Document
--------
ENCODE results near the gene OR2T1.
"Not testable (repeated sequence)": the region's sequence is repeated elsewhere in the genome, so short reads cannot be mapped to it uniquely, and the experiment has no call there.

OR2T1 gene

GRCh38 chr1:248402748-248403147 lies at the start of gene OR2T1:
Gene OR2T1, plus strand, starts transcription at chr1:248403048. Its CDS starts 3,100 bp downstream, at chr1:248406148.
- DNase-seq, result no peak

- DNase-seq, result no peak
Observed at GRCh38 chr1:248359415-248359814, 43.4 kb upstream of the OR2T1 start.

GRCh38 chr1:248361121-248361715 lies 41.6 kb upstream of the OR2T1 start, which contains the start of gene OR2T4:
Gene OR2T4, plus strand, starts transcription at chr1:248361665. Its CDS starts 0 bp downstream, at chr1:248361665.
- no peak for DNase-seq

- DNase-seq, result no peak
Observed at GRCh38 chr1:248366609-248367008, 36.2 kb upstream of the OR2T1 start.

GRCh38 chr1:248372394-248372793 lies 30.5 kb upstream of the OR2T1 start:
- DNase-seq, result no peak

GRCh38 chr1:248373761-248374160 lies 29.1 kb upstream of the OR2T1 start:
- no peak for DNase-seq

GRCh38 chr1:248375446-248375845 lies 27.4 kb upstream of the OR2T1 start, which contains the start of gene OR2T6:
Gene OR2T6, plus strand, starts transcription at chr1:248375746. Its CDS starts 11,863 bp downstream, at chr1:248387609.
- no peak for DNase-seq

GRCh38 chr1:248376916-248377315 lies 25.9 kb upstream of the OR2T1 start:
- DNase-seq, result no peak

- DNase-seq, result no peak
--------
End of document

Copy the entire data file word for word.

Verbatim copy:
ENCODE results near the gene OR2T1.
"Not testable (repeated sequence)": the region's sequence is repeated elsewhere in the genome, so short reads cannot be mapped to it uniquely, and the experiment has no call there.

OR2T1 gene

GRCh38 chr1:248402748-248403147 lies at the start of gene OR2T1:
Gene OR2T1, plus strand, starts transcription at chr1:248403048. Its CDS starts 3,100 bp downstream, at chr1:248406148.
- DNase-seq, result no peak

- DNase-seq, result no peak
Observed at GRCh38 chr1:248359415-248359814, 43.4 kb upstream of the OR2T1 start.

GRCh38 chr1:248361121-248361715 lies 41.6 kb upstream of the OR2T1 start, which contains the start of gene OR2T4:
Gene OR2T4, plus strand, starts transcription at chr1:248361665. Its CDS starts 0 bp downstream, at chr1:248361665.
- no peak for DNase-seq

- DNase-seq, result no peak
Observed at GRCh38 chr1:248366609-248367008, 36.2 kb upstream of the OR2T1 start.

GRCh38 chr1:248372394-248372793 lies 30.5 kb upstream of the OR2T1 start:
- DNase-seq, result no peak

GRCh38 chr1:248373761-248374160 lies 29.1 kb upstream of the OR2T1 start:
- no peak for DNase-seq

GRCh38 chr1:248375446-248375845 lies 27.4 kb upstream of the OR2T1 start, which contains the start of gene OR2T6:
Gene OR2T6, plus strand, starts transcription at chr1:248375746. Its CDS starts 11,863 bp downstream, at chr1:248387609.
- no peak for DNase-seq

GRCh38 chr1:248376916-248377315 lies 25.9 kb upstream of the OR2T1 start:
- DNase-seq, result no peak

- DNase-seq, result no peak